The most interesting case occurs when . Suppose that has a cycle of length at least . It is possible to prove that then there is also a cycle of length at leat that it hits the core . We do not know how many times and in which vertices of this cycle enters and leaves , but we can guess these terminal points. The interesting property of the core is that, loosely speaking, for any “small” set of terminal points, inside the cycle can be rerouted in a such way that it will contain all vertices of .

A bit more formally, we prove the following structural result. We define a system of segments in with respect to , which is a family of internally vertex-disjoint paths in (see Figure 1). Moreover, for every , every path has at least vertices, its endpoints are in and all internal vertices of are in . Also the union of all the segments is a forest with every connected component being a path. Figure 1: Reducing Longest Cycle Above Degeneracy to finding a system of segments P1,…,Pr; complementing the segments into a cycle is shown by dashed lines.

We prove that contains a cycle of length at least if and only if

• either there is a path of length at least with endpoints in and all internal vertices outside , or

• there is a system of segments with respect to such that the total number of vertices outside used by the paths of the system, is within the interval .

The proof of this structural result is built on Lemma 1, which describes the possibility of routing in graphs of large minimal degree. The crucial property is that we can complement any system of segments of bounded size by segments inside the core to obtain a cycle that contains all the vertices of as is shown in Figure 1.

Since , the problem of finding a cycle of length at least in boils down to one of the following tasks. Either find a path of length with all internal vertices outside , or find a system of segments with respect to such that the total number of vertices used by the paths of the system is , here and are the constants to be specified in the proof. In the first case, we can use one of the known algorithms to find in time such a long path. In the second case, we can use color-coding to solve the problem.

Organization of the paper. In Section 2 we give basic definitions and state some known fundamental results. Sections 34 contain the proof of Theorems 3 and 2. In Section 3 we state structural results that we need for the proofs and in Section 4 we complete the proofs. In Section 5, we give the complexity lower bounds for our algorithmic results. We conclude the paper in Section 6 by stating some open problems.

## 2 Preliminaries

We consider only finite undirected graphs. For a graph , we use and to denote its vertex set and edge set, respectively. Throughout the paper we use and . For a graph and a subset of vertices, we write to denote the subgraph of induced by . We write to denote the graph ; for a single-element set , we write . For a vertex , we denote by the (open) neighborhood of , i.e., the set of vertices that are adjacent to in . For a set , . The degree of a vertex is . The minimum degree of is . A -core of is an inclusion maximal induced connected subgraph with . Every graph of degeneracy at least contains a -core and that can be found in linear time (see ). A vertex of a connected graph with at least two vertices is a cut vertex if is disconnected. A connected graph is -connected if it has no cut vertices. An inclusion maximal induced 2-connected subgraph of is called a biconnected component or block. Let be the set of blocks of a connected graph and let be the set of cut vertices. Consider the bipartite graph with the vertex set , where is the bipartition, such that and are adjacent if and only if . The block graph of a connected graph is always a tree (see ).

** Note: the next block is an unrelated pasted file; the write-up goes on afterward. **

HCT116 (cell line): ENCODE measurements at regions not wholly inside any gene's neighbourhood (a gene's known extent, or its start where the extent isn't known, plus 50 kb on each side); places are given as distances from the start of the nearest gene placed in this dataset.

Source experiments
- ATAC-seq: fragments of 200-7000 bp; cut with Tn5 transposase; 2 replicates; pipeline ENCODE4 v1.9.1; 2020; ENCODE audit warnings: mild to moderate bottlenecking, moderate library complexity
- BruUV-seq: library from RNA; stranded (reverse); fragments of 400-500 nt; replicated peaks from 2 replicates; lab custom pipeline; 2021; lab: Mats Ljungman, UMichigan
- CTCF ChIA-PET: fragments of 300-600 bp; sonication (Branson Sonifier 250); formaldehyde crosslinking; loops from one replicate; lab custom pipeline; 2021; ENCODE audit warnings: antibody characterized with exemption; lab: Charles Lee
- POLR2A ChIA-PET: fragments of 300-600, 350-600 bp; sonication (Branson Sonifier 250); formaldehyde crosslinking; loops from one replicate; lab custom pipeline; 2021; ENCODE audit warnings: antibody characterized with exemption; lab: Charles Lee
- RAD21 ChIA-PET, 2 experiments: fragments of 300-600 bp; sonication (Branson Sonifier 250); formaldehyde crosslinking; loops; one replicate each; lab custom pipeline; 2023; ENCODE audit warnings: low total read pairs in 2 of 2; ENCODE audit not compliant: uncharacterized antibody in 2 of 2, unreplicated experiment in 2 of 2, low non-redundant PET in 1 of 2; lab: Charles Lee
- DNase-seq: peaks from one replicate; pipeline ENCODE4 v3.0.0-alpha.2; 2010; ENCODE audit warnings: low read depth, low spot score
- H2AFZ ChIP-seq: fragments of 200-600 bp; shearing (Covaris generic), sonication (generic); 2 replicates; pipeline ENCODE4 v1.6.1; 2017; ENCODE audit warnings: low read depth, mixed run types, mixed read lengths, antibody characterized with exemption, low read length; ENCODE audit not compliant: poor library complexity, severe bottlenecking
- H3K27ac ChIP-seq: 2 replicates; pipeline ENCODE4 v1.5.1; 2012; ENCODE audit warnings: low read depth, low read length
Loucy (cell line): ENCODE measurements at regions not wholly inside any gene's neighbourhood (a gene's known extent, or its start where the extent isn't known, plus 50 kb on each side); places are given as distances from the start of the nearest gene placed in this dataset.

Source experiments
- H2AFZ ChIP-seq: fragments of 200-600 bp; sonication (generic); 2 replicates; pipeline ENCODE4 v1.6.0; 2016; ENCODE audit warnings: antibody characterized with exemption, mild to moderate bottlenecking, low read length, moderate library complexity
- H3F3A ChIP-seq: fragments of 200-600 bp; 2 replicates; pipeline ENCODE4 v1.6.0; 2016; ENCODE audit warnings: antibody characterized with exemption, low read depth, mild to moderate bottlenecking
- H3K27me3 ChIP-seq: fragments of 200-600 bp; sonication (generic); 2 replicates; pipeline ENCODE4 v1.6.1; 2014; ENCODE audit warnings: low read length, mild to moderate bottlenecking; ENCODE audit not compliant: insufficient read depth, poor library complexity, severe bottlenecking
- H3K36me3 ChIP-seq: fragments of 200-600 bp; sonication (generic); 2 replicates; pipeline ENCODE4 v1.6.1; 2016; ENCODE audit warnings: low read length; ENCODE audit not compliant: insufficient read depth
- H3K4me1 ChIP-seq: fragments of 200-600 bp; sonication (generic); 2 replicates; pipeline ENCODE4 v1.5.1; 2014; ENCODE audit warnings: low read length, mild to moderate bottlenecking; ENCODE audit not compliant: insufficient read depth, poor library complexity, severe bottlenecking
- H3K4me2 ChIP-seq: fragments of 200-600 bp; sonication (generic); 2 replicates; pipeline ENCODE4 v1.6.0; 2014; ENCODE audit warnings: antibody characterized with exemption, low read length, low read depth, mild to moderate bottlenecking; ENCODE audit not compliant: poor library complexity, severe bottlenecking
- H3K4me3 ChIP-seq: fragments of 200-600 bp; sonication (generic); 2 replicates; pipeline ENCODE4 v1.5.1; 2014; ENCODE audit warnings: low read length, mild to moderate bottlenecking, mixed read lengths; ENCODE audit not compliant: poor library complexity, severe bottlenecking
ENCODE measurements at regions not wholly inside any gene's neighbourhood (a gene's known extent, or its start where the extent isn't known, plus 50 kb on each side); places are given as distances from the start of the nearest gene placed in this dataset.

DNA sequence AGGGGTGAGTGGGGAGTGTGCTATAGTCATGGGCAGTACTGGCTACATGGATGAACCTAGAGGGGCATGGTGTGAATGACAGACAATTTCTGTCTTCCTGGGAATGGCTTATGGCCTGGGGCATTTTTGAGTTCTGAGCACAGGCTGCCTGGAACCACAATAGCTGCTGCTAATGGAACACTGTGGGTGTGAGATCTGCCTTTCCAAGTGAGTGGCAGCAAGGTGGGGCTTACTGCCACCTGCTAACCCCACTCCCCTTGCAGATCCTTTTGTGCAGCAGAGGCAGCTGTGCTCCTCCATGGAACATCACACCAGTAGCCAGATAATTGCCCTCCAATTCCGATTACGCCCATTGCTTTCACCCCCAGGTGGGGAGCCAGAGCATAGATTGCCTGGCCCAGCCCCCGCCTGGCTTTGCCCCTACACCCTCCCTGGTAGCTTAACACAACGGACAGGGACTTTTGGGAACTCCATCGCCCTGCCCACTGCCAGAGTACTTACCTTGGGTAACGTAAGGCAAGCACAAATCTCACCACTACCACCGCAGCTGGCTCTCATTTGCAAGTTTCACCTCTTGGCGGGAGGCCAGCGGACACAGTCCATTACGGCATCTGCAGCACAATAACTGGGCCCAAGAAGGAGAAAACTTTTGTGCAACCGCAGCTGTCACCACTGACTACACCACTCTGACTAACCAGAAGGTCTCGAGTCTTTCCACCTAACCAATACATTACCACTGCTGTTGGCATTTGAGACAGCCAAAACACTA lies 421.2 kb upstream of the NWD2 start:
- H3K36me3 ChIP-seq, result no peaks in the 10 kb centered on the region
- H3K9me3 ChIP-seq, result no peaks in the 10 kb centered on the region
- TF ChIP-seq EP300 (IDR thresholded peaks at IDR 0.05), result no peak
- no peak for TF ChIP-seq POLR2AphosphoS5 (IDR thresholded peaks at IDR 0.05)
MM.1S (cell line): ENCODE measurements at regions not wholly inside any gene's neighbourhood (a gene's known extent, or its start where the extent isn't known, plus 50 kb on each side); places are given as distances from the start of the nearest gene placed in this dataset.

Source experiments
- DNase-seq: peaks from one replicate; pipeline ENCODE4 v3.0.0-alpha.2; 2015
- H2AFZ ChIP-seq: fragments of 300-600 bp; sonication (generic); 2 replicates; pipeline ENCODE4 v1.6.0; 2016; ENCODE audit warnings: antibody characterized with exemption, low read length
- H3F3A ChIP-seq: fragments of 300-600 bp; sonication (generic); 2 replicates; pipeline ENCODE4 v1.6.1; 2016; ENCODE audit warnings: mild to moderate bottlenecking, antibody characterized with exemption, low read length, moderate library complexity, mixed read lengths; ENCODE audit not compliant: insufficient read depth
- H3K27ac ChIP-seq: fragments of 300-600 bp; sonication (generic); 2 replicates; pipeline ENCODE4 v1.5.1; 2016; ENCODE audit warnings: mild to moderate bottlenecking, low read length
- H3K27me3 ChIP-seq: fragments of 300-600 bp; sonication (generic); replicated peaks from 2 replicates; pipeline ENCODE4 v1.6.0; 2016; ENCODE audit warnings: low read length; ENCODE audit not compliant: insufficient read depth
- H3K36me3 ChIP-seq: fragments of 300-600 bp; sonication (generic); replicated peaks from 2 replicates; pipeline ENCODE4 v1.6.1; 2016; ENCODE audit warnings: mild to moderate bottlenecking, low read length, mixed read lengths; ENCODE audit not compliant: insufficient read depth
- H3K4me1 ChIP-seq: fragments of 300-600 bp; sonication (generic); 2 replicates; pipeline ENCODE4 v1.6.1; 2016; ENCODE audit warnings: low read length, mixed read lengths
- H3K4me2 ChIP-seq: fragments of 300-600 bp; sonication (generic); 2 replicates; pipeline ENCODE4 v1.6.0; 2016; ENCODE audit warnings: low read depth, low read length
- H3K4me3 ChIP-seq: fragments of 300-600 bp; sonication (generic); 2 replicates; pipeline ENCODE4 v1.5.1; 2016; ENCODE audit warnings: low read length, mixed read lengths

A path in a graph is a self-avoiding walk. Thus no vertex appears in a path more than once. A cycle is a closed self-avoiding walk . For a path with end-vertices and , we say that the vertices of are internal. We say that is a linear forest if each component of is a path. The contraction of an edge is the operation that removes the vertices and together with the incident edges and replaces them by a vertex that is adjacent to the vertices of of the original graph. If is obtained from by contracting some edges, then is a contraction of .

We summarize below some known algorithmic results which will be used as subroutines by our algorithm.

###### Proposition 1.

Longest Path and Longest Cycle are solvable in time .

We also need the result about the variant of Longest Path with fixed end-vertices. In the -Longest Path, we are given two vertices and of a graph and a positive integer . The task is to decide, whether has an -path with at least vertices. Using the results of Bezáková et al. , we immediately obtain the following.

###### Proposition 2.

-Longest Path is solvable in time .

## 3 Segments and rerouting